The Police and Criminal Evidence Act 1984 (Codes of Practice) (Revision of Codes C, D and H) Order 2017 came into effect on 27 February 2017. The Order brought into force three revised codes of practice under the Police and Criminal Evidence Act 1984 (“PACE”), which supersede the pre-existing Codes of Practice. The revisions to Code C and Code H implement amendments to PACE made by the Criminal Justice and Courts Act 2015 (“CJCA”), which defines a “juvenile” for the purpose of detention as a person who is under the age of 18, rather than under the age of 17. This now requires a 17 year-old to be treated as would be a 16 year-old rather than an adult of 18 years or over.
The catalyst for the amendment to PACE was the High Court ruling in R (HC) v (1) SSHD and (2) Comr of Police of the Metropolis  EWHC 982,  1 WLR 1234, which required that PACE Codes of Practice C and H be amended to provide 17-year olds with an appropriate adult and for the police to be required to inform a parent or legal guardian of their detention, as was the case with 12-16 year-olds in police custody.
The Government launched a consultation to examine the law in the light of the High Court ruling. The resulting recommendation was to amend all provisions within PACE and the Codes of Practice so as to treat 17 year-olds as 16 year olds rather than as adults. The Government made minor revision to Codes C and H in October 2013. However, there remained provisions in primary legislation which continued to require 17 year olds to be treated as adults.
The opportunity to make wholesale amendment and to change the definition of “arrested juvenile” became possible in the CJCA. Section 42 of the CJCA, which came in to force on 26 October 2015, changed the definition of “arrested juvenile” in section 37(15) of PACE to include a person aged 17 (previously the definition covered 10-16 year-olds).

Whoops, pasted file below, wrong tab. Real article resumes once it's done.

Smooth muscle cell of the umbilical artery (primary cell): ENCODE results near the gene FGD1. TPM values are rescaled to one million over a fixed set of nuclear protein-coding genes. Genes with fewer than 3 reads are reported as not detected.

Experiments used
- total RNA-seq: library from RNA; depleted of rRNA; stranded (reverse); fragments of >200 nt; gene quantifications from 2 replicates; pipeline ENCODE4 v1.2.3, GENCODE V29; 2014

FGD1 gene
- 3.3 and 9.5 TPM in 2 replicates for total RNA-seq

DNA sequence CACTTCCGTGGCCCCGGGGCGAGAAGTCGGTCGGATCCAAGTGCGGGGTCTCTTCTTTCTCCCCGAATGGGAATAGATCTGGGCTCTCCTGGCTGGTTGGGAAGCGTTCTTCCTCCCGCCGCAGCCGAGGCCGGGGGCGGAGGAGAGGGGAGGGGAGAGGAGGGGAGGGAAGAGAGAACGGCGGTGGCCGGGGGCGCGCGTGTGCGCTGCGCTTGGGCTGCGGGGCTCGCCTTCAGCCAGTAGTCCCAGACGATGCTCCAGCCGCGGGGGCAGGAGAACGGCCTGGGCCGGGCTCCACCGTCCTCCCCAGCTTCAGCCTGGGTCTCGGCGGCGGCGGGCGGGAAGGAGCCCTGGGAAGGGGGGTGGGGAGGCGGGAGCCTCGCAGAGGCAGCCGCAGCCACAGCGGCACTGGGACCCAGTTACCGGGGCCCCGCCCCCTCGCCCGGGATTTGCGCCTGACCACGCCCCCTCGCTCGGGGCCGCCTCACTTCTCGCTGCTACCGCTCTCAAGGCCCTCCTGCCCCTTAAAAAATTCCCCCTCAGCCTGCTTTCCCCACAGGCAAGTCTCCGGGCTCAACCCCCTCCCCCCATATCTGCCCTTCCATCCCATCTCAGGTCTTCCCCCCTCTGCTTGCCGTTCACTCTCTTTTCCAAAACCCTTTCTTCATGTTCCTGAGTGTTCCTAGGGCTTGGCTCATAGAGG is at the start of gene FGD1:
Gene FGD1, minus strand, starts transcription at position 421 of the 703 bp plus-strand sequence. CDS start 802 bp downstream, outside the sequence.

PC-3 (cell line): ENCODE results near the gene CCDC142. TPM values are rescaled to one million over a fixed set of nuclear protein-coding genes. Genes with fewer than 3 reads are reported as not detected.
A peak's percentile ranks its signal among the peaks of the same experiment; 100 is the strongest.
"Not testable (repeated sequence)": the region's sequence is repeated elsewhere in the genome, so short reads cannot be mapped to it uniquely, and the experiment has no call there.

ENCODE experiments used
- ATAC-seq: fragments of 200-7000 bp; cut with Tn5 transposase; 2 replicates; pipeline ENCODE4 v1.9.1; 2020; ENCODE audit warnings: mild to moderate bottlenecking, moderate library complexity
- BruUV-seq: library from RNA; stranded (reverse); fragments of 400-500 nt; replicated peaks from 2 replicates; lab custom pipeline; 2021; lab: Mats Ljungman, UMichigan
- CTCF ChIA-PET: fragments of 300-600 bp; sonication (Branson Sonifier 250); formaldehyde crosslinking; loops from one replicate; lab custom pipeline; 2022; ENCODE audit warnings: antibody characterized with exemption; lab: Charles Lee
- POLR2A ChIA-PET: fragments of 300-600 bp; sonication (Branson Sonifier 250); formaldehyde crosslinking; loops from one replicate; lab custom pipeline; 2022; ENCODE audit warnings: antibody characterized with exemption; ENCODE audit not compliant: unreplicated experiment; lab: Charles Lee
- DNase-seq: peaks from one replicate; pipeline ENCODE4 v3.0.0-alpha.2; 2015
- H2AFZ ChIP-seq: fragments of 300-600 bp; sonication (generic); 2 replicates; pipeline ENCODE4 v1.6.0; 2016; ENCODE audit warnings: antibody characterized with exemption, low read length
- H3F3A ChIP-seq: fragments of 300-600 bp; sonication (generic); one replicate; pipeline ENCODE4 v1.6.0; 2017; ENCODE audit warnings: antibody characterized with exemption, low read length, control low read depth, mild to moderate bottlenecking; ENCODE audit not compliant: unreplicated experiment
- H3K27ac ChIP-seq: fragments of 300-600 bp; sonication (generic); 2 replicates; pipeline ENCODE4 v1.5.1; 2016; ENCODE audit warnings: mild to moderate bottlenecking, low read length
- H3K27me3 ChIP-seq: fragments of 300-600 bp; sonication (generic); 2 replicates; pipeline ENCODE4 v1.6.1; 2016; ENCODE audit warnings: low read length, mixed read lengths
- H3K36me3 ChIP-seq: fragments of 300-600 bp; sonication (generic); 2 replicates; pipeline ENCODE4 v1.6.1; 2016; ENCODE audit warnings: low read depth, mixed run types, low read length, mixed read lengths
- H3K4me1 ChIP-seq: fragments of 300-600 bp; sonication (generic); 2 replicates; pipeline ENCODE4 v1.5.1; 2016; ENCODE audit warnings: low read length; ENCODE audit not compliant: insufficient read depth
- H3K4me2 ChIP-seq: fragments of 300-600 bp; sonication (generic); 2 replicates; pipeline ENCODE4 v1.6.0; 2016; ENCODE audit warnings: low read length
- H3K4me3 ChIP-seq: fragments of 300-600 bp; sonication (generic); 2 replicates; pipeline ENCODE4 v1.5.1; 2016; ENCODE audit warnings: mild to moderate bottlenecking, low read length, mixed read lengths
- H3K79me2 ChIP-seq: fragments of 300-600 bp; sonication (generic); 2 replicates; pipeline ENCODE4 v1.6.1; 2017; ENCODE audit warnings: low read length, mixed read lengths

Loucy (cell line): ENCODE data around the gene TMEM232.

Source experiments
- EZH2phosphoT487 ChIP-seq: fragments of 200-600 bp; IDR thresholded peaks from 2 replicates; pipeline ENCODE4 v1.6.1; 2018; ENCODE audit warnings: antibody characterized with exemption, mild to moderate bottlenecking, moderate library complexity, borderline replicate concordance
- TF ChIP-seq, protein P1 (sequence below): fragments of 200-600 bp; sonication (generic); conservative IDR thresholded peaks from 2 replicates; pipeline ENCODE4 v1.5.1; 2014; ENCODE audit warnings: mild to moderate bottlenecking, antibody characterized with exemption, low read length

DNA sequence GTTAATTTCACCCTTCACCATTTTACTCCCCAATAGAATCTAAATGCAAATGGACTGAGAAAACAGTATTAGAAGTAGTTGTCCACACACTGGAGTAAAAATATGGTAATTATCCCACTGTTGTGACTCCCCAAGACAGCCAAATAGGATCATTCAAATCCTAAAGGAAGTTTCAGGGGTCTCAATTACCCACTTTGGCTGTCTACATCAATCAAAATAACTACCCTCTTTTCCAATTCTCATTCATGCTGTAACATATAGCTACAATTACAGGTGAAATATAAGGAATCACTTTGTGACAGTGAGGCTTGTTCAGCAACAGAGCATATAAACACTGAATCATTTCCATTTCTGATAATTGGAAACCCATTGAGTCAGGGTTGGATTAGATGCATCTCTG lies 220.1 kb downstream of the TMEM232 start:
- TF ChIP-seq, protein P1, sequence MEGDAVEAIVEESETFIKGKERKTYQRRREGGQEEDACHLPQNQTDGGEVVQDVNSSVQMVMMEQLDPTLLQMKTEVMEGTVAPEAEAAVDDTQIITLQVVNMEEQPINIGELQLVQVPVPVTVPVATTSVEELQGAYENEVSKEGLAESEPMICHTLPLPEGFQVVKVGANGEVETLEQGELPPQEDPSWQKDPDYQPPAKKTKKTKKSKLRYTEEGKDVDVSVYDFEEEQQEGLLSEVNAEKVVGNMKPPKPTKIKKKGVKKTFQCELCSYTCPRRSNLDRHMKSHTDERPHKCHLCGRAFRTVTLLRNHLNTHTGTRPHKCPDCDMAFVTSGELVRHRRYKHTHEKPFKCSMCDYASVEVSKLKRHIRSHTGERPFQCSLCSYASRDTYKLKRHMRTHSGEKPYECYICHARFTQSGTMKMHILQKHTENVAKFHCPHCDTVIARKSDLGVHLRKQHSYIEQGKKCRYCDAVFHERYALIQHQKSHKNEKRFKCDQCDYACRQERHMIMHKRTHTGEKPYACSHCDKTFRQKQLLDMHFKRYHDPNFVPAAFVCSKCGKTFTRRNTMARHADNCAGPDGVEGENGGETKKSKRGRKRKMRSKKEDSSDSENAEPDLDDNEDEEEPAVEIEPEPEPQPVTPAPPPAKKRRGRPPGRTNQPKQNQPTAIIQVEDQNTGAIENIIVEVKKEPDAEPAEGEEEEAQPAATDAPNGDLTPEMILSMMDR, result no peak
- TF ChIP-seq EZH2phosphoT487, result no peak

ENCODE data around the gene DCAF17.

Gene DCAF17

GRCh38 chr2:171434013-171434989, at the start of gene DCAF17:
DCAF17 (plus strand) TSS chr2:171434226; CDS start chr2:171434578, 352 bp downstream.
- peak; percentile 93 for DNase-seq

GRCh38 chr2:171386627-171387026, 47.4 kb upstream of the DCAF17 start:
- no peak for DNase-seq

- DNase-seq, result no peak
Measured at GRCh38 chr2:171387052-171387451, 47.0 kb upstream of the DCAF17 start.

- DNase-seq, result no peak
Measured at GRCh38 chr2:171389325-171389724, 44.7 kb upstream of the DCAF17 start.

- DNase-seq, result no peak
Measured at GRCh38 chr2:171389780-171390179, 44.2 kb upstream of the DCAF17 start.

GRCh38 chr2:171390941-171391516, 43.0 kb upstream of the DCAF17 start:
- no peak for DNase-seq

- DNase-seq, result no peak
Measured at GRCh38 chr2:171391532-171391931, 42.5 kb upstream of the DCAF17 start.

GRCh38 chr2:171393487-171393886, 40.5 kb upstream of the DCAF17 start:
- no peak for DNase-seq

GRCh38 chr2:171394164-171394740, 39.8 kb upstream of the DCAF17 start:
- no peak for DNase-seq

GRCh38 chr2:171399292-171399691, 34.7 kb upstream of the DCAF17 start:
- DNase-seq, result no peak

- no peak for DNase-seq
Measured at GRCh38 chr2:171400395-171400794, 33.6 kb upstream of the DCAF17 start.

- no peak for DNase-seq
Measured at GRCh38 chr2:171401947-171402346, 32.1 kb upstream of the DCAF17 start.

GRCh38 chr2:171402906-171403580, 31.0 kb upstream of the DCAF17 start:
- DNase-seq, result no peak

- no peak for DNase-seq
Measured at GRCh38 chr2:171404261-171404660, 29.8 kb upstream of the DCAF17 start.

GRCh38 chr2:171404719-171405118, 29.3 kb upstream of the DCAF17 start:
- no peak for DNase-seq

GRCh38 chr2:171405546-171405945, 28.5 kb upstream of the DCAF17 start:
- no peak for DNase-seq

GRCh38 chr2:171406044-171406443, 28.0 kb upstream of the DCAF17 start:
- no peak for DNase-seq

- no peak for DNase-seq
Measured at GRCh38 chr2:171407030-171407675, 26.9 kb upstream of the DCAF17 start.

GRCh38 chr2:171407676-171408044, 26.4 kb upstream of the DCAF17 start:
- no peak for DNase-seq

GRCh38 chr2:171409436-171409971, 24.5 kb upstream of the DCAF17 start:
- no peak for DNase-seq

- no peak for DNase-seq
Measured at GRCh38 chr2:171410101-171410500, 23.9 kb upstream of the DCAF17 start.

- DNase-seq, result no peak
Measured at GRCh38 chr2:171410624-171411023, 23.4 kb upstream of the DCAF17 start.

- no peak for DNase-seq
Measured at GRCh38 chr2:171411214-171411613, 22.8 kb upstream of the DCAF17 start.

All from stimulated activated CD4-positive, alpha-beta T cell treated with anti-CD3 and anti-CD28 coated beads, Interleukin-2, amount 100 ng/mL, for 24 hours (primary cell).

The recent (27 February 2017) revisions to Code C and Code H implement that amendment to PACE. The revised codes incorporate the new definition contained in PACE section 37(15) which now reads: “arrested juvenile” means a person arrested with or without a warrant who appears to be under the age of 18” (see for example. Code C Paragraph 1.5).
In addition, the principle ‘juvenile’ related change is stated at paragraph 11.17A of Code C. Historically, a juvenile or person who was mentally disordered or otherwise mentally vulnerable could not be interviewed or asked to provide or sign a written statement under caution in the absence of the appropriate adult save where specific provisions applied. Once the appropriate adult arrived at the interview, there was no power to exclude them from the interview process.
The new provision at paragraph 11.17A of Code C permits an appropriate adult to be removed from interview if they prevent proper questioning. This new provision was arguably necessary to ensure consistency with the provisions, which have been in Code H since 2006, and they are modelled on paragraph 6.9 of Code C concerning the removal of a solicitor from an interview if they prevent proper questioning.
The provision incorporates a safeguard, namely that before an appropriate adult can be removed, both Codes C and H require a superintendent (or in default an inspector) to be called on to determine whether the appropriate adult should be excluded and to remind the adult about their role and advise them of the concerns about their behaviour. The advice, if accepted, would then enable the appropriate adult to remain. If the advice is not accepted the officer consulted will then decide if the interview should continue without the attendance of that appropriate adult. If they decide that it should, another appropriate adult must be obtained before the interview continues unless the provisions of paragraph 11.18 apply – namely the urgency of the interview for the reasons specified in paragraph 11.1(a)-(c).
The changes to Code C are mirrored in Code H (see. Paragraph 11.10A), as applicable, for persons detained under terrorism provisions.